(Re)Establishing a Mindfulness Practice with Ease
taught by Richard Berger, MD
Many people find beginning the practice of mindfulness to be somewhat daunting. This course is meant for individuals both new to mindfulness and those who want to enhance their daily practices.We will use the methods of “Immunity to Change” established by Kegan and Lahey to investigate reasons we may be resistant to mindfulness practice. We will also use the Kaizen (often called Toyota method) method to make small incremental progress in our practice without initial major life changes. Lastly, we will introduce practice techniques that develop the direction of the mind toward more balance of positivity/negativity and reduce the negative reinforcing consequences of guilt when we don’t practice.
Each student will be allowed to progress at their own pace. At the end of the 4 classes, students should:
1. Be able to practice several techniques that promote a more positive attitude as well as self-compassion towards oneself and others
2. Become familiar with the concept and science of taking very small steps to make significant changes in one's life
3. Become more adept at allowing and making steady progress in self growth and in identifying obstacles to growth and fulfillment of intentions
4. Be better able to manage the fear of making changes in a more systematic and productive manner
Every other Thursday evening from 6:30pm-8:30pm
October 9 thru November 20, 2014
1. October 9, 2014: Reasons for not establishing a mindfulness practice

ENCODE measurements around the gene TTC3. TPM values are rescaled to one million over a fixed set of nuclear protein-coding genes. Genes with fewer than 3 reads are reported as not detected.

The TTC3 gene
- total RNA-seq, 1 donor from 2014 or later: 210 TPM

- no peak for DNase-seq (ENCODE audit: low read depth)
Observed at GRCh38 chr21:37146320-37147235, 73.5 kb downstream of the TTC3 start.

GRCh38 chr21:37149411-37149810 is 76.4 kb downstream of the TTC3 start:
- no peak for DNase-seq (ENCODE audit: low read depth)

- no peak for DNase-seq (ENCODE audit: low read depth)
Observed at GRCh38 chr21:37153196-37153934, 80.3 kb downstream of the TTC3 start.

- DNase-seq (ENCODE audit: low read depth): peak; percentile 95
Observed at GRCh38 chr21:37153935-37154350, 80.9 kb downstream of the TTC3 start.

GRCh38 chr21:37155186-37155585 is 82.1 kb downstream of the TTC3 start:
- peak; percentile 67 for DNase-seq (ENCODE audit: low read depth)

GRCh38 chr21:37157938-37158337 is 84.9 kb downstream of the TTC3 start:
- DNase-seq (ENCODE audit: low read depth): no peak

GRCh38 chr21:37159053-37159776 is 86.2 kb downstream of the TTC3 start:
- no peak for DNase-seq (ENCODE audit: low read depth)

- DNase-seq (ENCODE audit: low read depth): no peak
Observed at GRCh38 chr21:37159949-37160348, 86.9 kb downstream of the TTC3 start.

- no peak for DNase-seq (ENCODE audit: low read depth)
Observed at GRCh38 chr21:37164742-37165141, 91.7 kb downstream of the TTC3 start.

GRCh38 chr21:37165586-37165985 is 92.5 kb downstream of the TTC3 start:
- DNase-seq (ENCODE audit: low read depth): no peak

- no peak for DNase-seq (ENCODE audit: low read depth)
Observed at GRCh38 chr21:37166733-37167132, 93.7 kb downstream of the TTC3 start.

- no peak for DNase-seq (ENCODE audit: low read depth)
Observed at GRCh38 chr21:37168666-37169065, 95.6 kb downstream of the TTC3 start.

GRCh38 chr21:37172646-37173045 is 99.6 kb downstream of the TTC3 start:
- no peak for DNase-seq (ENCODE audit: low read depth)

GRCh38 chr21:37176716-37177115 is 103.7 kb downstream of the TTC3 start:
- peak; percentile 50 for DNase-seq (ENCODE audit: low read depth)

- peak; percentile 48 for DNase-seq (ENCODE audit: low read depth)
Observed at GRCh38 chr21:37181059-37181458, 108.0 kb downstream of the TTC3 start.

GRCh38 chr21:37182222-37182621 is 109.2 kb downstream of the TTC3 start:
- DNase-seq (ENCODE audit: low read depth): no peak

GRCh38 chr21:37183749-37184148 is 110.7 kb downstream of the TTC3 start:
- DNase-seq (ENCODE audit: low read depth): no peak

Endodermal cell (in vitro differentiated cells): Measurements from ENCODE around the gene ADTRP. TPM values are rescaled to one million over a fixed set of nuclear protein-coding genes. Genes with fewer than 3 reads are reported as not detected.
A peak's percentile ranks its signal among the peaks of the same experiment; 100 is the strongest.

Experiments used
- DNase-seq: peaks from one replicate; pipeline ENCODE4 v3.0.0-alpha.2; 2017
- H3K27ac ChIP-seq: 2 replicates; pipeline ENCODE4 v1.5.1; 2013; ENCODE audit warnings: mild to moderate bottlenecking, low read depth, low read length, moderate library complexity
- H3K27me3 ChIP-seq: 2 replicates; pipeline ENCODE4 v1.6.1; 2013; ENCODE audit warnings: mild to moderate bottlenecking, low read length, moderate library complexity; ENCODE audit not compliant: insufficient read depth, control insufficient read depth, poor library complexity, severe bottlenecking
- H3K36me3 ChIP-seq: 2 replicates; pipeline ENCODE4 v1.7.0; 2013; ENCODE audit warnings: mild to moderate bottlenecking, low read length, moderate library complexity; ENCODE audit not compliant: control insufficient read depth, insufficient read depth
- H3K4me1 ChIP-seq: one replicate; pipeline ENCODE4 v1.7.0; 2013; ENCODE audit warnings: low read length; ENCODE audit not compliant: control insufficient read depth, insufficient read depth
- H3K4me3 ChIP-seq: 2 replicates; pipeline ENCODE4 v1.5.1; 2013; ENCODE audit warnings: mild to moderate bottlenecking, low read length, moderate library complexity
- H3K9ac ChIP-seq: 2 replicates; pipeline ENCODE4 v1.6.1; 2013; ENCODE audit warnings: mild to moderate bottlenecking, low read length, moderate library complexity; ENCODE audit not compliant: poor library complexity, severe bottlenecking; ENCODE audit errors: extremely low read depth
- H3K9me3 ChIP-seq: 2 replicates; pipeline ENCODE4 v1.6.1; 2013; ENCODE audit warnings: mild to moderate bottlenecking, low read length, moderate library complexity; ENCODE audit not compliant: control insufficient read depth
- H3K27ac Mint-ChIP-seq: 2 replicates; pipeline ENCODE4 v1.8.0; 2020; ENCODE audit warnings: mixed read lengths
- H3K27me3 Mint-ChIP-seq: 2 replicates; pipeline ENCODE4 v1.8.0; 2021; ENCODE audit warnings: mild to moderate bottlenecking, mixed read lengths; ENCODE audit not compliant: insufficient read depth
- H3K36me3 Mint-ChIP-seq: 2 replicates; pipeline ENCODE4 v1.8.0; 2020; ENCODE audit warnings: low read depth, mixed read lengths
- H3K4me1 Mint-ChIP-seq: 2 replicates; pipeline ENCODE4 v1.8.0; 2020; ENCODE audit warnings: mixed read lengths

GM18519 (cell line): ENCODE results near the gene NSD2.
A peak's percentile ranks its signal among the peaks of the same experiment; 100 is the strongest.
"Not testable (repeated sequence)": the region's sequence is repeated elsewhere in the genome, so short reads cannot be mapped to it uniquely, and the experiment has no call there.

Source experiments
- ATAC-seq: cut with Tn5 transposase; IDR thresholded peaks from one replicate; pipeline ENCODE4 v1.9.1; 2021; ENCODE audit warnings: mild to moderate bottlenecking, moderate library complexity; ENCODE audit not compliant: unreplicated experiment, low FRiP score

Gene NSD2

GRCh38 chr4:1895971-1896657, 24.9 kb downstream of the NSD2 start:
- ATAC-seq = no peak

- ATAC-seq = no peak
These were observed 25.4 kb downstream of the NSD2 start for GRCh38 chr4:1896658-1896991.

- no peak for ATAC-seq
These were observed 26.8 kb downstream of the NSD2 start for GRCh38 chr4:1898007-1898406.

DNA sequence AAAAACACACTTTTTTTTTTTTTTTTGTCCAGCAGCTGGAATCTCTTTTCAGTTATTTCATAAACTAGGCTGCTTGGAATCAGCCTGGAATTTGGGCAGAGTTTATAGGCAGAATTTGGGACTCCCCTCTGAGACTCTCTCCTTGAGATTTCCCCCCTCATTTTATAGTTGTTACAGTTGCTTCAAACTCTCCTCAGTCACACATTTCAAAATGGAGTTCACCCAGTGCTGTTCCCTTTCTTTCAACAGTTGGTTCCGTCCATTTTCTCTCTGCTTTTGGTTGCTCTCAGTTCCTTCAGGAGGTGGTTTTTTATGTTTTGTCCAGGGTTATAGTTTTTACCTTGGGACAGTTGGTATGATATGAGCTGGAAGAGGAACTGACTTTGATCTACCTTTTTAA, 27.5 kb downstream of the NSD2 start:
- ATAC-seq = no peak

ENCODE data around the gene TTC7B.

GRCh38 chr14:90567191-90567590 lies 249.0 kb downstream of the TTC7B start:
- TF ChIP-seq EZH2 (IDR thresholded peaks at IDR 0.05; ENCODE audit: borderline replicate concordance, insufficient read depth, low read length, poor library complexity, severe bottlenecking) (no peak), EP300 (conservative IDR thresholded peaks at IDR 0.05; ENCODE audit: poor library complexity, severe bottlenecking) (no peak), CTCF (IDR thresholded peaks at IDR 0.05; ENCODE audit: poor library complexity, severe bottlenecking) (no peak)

2. October 23, 2014: Small steps to a meaningful practice
3. November 6, 2014: Testing your practice immunity with small steps
4. November 20, 2014: Going forward after class
About the Instructor
Richard (Rick) E. Berger, MD, Professor Emeritus in the Medical School at the University of Washington, is the primary teacher of Mindfulness NW. He received his undergraduate education and medical degree from The University of Chicago. He received mindfulness teaching training at the University of Massachusetts Center for Mindfulness (certification in MBSR under final review) and received a Certification in Mindfulness Facilitation from the Mindful Awareness Research Center at the University of California in Los Angeles.
Rick has taught Mindfulness-Based Stress Reduction (MBSR) and Mindful Awareness Practices (MAPS) classes at the University of Washington Hospital, the University of Washington Intramural Activities Center and the Center for Child & Family Well-being. He also holds certificates to teach children and adolescents from Inner Kids and Mindful Schools and teaches mindfulness to children in the Seattle Public Schools. His ongoing practice includes daily meditation, yoga, silent retreats and continuing education in mindfulness and related areas.